Death Penalty - Other Countries

There is an amazing amount of news coverage focusing upon capital punishment today – and it’s focus is Iran.  Right now, lawmakers in Iran – their legal representatives — are actually demanding that their political opposition leaders get the death penalty.   

Why?  Because these folk organized a number of anti-government rallies which took place yesterday in various cities throughout Iran, including Tehran. 

Sakineh Mohammadi Ashtiani is the woman we wrote about last week — she faces the horrible, horrible death sentence of stoning in Iran.  Her crime?  Adultery.  Evidence?  None.  Trials? Two (no double jeopardy protection there).

Was the Stoning Carried Out?

There have been no news reports since our post to confirm that Sakineh Mohammadi Ashtiani has

World news reports regarding attitudes toward the death penalty in other countries is downright frightening.  As much as we fight against injustice in the United States, the news reports coming out of Pakistan, Iran, and Singapore today only serve to reiterate how the American system of justice is much more merciful and compassionate than so many other jurisdictions on this planet. 

Facebook Founders charged with Death Penalty Crimes in Pakistan for "Draw Muhammad Day"

At first, this seems to be something from Will Ferrell’s Funny or Die series, or maybe another Ashton Punk, or even some twisted publicity attempt for that new Facebook movie.  No.  The ugly truth is that a Pakistani High Court judge has indeed brought in the police after an a Pakistani attorney named Muhammad Azhar Siddique filed documentation with the court requesting a "First Information Report (FIR)," legalese for asking that that a criminal investigation be ordered.

In his application, Mr. Siddique allegedly asserts that Facebook principals have violated Section 295-C of the Pakistan Penal Code, which states:

"Use of derogatory remark etc, in respect of the Holy Prophet, whoever by words, either spoken or written, or by visible representation, or by any imputation, innuendo, or insinuation, directly or indirectly, defiles the sacred name of the Holy Prophet Muhammad (Peace Be Upon Him) shall be punished with death, or imprisonment for life, and shall also be liable for fine."

What’s the brouhaha?  Back in May, Facebook sponsored "Everybody Draw Muhammad Day," when a  27-year-old Canadian woman created a Facebook page joining a Seattle cartoonist in an online protest of cable TV’s Comedy Central’s decision to censor an episode of "South Park," where the Prophet Muhammad was drawn wearing a bear costume.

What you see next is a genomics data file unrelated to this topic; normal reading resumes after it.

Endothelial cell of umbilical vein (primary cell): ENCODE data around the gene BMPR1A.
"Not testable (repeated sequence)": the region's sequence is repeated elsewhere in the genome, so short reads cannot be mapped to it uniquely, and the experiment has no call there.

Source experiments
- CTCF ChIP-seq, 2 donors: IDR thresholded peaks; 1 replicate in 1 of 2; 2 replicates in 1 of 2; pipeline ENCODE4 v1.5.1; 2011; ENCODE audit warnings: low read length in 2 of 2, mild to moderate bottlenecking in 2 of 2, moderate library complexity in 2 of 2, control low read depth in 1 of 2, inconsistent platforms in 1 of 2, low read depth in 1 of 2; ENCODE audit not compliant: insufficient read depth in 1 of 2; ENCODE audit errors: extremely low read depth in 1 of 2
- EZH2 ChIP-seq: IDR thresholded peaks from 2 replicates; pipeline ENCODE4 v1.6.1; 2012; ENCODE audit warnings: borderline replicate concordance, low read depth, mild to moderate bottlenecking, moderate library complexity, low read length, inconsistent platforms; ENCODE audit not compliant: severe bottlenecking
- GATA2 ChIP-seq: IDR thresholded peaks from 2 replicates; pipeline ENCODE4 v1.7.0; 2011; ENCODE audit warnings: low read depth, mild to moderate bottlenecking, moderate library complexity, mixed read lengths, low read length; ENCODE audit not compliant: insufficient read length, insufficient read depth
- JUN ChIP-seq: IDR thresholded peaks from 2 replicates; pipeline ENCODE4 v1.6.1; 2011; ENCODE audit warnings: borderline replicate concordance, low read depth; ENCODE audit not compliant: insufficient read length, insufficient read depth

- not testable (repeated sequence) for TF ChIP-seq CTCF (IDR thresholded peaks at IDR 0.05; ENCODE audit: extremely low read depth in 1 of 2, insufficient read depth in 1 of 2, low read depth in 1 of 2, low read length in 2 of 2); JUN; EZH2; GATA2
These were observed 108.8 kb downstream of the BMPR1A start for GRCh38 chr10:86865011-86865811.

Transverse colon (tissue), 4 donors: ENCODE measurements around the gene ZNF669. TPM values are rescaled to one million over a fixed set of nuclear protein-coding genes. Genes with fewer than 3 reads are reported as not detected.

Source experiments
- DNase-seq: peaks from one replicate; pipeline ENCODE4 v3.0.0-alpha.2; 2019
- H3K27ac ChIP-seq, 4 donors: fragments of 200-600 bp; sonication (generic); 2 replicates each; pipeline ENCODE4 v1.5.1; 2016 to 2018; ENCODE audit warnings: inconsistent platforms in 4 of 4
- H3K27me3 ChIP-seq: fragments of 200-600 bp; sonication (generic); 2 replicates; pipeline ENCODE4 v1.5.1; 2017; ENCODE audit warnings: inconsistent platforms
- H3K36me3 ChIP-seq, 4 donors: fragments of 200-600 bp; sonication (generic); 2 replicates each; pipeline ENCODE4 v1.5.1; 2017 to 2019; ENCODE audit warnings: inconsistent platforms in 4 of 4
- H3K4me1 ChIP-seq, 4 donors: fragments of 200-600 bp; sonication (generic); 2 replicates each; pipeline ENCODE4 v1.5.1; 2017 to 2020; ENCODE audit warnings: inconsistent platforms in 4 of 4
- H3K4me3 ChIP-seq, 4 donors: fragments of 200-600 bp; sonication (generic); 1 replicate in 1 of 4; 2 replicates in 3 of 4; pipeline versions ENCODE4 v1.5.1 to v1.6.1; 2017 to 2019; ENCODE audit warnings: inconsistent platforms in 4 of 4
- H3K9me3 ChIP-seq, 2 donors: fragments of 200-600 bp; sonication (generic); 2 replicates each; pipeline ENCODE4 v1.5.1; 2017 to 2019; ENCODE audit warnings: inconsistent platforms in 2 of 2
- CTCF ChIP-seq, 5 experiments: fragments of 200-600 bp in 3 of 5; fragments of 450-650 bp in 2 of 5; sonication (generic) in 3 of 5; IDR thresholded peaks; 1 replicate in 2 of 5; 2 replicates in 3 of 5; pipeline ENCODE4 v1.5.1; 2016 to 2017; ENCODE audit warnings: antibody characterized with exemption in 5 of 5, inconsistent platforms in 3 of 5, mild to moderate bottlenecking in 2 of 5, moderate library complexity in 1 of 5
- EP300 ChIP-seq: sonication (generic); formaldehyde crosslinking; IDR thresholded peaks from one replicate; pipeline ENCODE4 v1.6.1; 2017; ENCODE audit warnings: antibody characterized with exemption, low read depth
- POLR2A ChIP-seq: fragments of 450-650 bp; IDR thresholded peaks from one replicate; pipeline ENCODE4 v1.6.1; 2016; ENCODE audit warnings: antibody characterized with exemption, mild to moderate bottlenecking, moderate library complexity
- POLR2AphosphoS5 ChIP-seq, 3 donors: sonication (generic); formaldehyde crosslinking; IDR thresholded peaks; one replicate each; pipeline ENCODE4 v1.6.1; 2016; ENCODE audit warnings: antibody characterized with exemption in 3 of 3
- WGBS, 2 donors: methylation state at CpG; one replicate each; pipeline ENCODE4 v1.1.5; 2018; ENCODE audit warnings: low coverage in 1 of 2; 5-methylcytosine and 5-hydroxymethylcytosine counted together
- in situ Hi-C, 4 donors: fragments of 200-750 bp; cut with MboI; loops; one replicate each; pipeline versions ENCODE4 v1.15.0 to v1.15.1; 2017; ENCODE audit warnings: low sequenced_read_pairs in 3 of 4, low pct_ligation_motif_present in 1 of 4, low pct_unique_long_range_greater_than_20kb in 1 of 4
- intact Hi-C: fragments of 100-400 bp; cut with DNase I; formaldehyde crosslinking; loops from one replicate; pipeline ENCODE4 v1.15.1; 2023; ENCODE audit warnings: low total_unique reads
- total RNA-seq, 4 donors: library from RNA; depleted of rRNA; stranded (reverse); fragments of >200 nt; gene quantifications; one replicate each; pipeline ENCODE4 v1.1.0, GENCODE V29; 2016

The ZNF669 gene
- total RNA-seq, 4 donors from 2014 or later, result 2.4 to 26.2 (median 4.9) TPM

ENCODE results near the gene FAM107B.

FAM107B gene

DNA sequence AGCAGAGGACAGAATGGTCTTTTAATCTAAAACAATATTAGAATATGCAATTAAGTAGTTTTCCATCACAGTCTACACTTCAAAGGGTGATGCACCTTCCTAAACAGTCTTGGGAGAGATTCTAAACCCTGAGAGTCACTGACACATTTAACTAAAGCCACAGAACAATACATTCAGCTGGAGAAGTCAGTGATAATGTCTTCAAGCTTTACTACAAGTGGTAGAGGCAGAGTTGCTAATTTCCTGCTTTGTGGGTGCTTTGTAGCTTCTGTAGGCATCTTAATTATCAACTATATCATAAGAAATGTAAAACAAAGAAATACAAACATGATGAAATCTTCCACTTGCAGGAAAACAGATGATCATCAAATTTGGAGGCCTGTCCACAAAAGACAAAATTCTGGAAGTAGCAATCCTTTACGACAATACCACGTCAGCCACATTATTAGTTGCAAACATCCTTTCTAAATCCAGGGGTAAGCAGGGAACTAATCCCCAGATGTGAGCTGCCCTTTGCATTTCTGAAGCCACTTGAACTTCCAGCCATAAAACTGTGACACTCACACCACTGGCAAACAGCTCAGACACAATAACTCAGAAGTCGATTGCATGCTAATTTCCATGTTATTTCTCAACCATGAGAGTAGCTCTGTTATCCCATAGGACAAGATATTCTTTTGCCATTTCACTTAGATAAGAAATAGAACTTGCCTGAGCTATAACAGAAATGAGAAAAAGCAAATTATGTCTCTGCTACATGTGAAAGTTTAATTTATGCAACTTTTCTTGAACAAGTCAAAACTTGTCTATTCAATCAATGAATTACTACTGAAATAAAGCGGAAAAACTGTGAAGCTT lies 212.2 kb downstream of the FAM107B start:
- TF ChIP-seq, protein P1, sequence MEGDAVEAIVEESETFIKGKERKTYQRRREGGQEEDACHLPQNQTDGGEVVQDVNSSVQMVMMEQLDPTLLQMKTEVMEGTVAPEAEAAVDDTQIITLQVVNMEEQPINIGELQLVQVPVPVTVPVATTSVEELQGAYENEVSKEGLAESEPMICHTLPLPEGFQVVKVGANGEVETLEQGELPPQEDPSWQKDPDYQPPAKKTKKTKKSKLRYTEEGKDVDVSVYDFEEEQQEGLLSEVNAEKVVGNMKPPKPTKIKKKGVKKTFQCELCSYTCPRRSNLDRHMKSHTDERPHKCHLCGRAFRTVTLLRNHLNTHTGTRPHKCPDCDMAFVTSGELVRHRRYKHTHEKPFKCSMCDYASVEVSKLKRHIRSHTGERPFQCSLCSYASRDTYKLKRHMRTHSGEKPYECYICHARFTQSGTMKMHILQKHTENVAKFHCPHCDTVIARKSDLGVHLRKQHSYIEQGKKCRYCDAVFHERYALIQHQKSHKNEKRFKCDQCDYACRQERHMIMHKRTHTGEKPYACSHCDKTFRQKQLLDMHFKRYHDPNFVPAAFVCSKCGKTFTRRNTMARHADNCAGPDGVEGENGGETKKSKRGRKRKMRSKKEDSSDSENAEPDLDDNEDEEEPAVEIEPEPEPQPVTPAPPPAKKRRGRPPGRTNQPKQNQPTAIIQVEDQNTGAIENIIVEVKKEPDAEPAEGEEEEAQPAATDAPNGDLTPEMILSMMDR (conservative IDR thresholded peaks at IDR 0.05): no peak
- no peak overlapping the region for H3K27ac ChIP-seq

After the Royal Canadian Mounted Police visited the Canadian Facebook page administrator’s home, telling her of possible reprisals and death threats against her, she took their advice and removed the page.  The FBI, likewise, visited the Seattle cartoonist, giving similar advice to her — and she likewise took down her online protest and has taken herself out of the public eye.  The names of both the Seattle cartoonist and the Canadian Facebook page administrator appear on hit lists. 

But this must not be enough, to put names on assassination lists. 

There are reports that Pakistan’s Deputy Attorney General has begun an investigation into Facebook Founders Mark Zuckerberg, Chris Hughes, and Dustin Moskovitz, as well as the German woman who initiated the "Draw Muhammad" contest under a pseudonym.  Attorney Sidiqque has told media that he expects the Pakistani officials to enlist the aid of Interpol in coordinating the arrest of these four individuals.  Additionally, Pakistan’s United Nations representative has purportedly asked to escalate the issue in the UN General Assembly. 

Singapore Writer Arrest and Iran Stoning after the jump….  

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This Monday, the United States Supreme Court declined review of Linda Carty’s case — which means that the State of Texas will be placing her name on its Death Row Execution List sometime this summer.  The High Court’s decision not to hear Ms. Carty’s arguments is getting worldwide attention because Linda Carty is not an

On Monday, over 1000 cities around the world will participate in “World Day of Cities for Life,” which honors the first time that the death penalty was abolished by a government — on November 30, 1786, by the Grand Duchy of Tuscany.  Organized by the Catholic Community of Sant’Egidio of Rome, participation is growing steadily: in 2005, only 300 cities worldwide were participants and now, four years later, the total exceeds 1150. 

Cities for Life Day involves each community flooding lights upon a local monument that in some way symbolizes the effort to abolish the death penalty.  For example, in Rome the Colosseum is illuminated; in Barcelona they are lighting up the Cathedral Square. 
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Tomorrow, our series on the China Death Penalty Vans continues.  This horror is happening right now, and it’s amazing how this story is not being covered by the media.  No one knows about this!!! 

Searching this week for news stories on China’s growing industry in human organs with death penalty vans driving the villages for

This is third part of our new Friday Legal Memo Series – In Depth Look at the Law, where we’re focusing on an international horror that is not getting enough attention. In China, people are being executed inside mobile death vans, vehicles that drive from village to village. First, the victim is killed inside the